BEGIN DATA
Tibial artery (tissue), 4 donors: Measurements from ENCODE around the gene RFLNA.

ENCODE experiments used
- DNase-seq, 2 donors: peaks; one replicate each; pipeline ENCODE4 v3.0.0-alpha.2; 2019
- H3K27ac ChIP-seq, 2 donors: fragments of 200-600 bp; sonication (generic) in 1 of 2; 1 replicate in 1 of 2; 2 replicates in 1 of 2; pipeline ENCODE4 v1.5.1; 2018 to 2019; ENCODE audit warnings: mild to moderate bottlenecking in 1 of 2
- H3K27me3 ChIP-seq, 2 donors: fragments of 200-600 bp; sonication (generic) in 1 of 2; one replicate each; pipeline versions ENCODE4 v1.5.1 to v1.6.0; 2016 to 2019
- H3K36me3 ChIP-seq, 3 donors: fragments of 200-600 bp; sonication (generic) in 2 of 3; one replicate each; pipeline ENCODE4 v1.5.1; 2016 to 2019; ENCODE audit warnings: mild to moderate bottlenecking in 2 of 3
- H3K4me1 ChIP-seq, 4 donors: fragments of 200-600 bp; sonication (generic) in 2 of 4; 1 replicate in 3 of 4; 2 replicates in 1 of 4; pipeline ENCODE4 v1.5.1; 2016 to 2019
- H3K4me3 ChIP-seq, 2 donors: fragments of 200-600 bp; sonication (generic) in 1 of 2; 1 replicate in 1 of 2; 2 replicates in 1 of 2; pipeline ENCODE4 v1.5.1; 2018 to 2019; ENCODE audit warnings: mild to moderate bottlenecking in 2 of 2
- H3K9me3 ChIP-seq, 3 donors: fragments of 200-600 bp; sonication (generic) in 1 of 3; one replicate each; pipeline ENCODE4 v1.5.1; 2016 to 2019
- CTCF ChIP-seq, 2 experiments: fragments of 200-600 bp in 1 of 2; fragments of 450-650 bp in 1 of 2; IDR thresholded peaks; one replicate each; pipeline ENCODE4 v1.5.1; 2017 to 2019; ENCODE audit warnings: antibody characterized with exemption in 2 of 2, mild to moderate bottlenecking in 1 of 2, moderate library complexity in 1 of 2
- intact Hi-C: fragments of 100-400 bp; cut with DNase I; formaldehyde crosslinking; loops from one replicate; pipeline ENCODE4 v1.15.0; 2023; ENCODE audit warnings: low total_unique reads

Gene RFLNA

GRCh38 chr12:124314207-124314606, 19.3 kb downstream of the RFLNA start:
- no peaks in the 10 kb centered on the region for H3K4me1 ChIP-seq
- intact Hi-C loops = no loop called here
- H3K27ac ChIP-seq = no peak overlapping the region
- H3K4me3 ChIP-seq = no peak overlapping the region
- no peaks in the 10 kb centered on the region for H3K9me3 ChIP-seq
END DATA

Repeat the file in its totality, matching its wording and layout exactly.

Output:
Tibial artery (tissue), 4 donors: Measurements from ENCODE around the gene RFLNA.

ENCODE experiments used
- DNase-seq, 2 donors: peaks; one replicate each; pipeline ENCODE4 v3.0.0-alpha.2; 2019
- H3K27ac ChIP-seq, 2 donors: fragments of 200-600 bp; sonication (generic) in 1 of 2; 1 replicate in 1 of 2; 2 replicates in 1 of 2; pipeline ENCODE4 v1.5.1; 2018 to 2019; ENCODE audit warnings: mild to moderate bottlenecking in 1 of 2
- H3K27me3 ChIP-seq, 2 donors: fragments of 200-600 bp; sonication (generic) in 1 of 2; one replicate each; pipeline versions ENCODE4 v1.5.1 to v1.6.0; 2016 to 2019
- H3K36me3 ChIP-seq, 3 donors: fragments of 200-600 bp; sonication (generic) in 2 of 3; one replicate each; pipeline ENCODE4 v1.5.1; 2016 to 2019; ENCODE audit warnings: mild to moderate bottlenecking in 2 of 3
- H3K4me1 ChIP-seq, 4 donors: fragments of 200-600 bp; sonication (generic) in 2 of 4; 1 replicate in 3 of 4; 2 replicates in 1 of 4; pipeline ENCODE4 v1.5.1; 2016 to 2019
- H3K4me3 ChIP-seq, 2 donors: fragments of 200-600 bp; sonication (generic) in 1 of 2; 1 replicate in 1 of 2; 2 replicates in 1 of 2; pipeline ENCODE4 v1.5.1; 2018 to 2019; ENCODE audit warnings: mild to moderate bottlenecking in 2 of 2
- H3K9me3 ChIP-seq, 3 donors: fragments of 200-600 bp; sonication (generic) in 1 of 3; one replicate each; pipeline ENCODE4 v1.5.1; 2016 to 2019
- CTCF ChIP-seq, 2 experiments: fragments of 200-600 bp in 1 of 2; fragments of 450-650 bp in 1 of 2; IDR thresholded peaks; one replicate each; pipeline ENCODE4 v1.5.1; 2017 to 2019; ENCODE audit warnings: antibody characterized with exemption in 2 of 2, mild to moderate bottlenecking in 1 of 2, moderate library complexity in 1 of 2
- intact Hi-C: fragments of 100-400 bp; cut with DNase I; formaldehyde crosslinking; loops from one replicate; pipeline ENCODE4 v1.15.0; 2023; ENCODE audit warnings: low total_unique reads

Gene RFLNA

GRCh38 chr12:124314207-124314606, 19.3 kb downstream of the RFLNA start:
- no peaks in the 10 kb centered on the region for H3K4me1 ChIP-seq
- intact Hi-C loops = no loop called here
- H3K27ac ChIP-seq = no peak overlapping the region
- H3K4me3 ChIP-seq = no peak overlapping the region
- no peaks in the 10 kb centered on the region for H3K9me3 ChIP-seq